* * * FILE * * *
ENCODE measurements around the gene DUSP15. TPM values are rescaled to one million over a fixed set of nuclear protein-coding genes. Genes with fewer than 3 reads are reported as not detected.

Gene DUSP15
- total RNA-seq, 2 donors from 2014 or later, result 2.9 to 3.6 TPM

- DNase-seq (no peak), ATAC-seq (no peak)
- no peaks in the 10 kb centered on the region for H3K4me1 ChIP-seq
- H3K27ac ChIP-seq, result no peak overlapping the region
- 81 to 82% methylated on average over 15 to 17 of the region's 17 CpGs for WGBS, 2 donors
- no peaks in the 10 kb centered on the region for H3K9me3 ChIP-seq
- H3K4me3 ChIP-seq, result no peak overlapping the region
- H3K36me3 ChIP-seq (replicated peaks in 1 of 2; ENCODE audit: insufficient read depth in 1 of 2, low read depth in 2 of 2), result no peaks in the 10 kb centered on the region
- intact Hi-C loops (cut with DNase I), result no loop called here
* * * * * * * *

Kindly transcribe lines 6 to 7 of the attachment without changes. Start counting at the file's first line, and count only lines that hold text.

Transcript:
- H3K27ac ChIP-seq, result no peak overlapping the region
- 81 to 82% methylated on average over 15 to 17 of the region's 17 CpGs for WGBS, 2 donors